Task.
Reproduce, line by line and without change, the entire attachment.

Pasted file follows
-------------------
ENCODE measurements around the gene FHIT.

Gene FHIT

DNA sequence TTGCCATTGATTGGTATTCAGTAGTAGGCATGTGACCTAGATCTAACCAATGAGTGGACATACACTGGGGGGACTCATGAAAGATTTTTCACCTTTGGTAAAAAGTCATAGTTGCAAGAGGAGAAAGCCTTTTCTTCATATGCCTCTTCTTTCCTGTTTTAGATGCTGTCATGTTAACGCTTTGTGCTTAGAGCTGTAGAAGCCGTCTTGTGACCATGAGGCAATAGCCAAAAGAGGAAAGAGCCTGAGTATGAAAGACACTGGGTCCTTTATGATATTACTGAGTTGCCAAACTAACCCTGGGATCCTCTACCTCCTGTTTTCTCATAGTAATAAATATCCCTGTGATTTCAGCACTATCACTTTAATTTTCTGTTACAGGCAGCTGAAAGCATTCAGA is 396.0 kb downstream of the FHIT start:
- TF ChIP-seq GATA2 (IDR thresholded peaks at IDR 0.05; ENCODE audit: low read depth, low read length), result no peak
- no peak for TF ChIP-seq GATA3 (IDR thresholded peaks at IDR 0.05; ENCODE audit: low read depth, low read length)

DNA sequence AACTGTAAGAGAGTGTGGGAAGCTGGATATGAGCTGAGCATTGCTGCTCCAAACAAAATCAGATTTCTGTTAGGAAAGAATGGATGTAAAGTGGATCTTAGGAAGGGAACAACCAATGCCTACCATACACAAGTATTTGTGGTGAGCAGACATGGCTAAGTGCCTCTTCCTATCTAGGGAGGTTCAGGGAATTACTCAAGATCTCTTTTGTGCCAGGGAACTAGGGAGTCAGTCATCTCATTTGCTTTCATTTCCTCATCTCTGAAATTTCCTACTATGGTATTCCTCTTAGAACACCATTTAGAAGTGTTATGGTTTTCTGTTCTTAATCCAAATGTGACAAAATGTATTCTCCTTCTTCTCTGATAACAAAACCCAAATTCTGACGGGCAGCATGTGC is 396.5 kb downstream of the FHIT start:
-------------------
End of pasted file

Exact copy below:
ENCODE measurements around the gene FHIT.

Gene FHIT

DNA sequence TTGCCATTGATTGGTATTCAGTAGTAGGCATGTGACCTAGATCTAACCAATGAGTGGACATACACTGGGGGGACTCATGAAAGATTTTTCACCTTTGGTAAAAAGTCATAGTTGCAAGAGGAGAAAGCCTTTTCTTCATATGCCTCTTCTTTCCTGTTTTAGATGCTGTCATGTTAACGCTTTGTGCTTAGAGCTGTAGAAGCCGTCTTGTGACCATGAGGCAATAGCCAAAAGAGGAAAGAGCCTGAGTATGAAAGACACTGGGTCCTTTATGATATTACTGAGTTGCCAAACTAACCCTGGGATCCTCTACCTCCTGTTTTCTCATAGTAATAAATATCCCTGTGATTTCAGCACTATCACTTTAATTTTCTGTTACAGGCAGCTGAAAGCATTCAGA is 396.0 kb downstream of the FHIT start:
- TF ChIP-seq GATA2 (IDR thresholded peaks at IDR 0.05; ENCODE audit: low read depth, low read length), result no peak
- no peak for TF ChIP-seq GATA3 (IDR thresholded peaks at IDR 0.05; ENCODE audit: low read depth, low read length)

DNA sequence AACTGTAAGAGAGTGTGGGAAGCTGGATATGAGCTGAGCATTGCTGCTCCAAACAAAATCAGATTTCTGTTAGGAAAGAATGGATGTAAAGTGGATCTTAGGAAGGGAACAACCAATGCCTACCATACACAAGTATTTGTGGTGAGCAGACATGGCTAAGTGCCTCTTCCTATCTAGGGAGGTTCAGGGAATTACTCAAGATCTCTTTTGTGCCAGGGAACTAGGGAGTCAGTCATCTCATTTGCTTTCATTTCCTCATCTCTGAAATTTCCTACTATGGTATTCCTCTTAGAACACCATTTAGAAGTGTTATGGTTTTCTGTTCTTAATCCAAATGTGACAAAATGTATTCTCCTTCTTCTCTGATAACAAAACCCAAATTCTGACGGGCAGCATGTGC is 396.5 kb downstream of the FHIT start: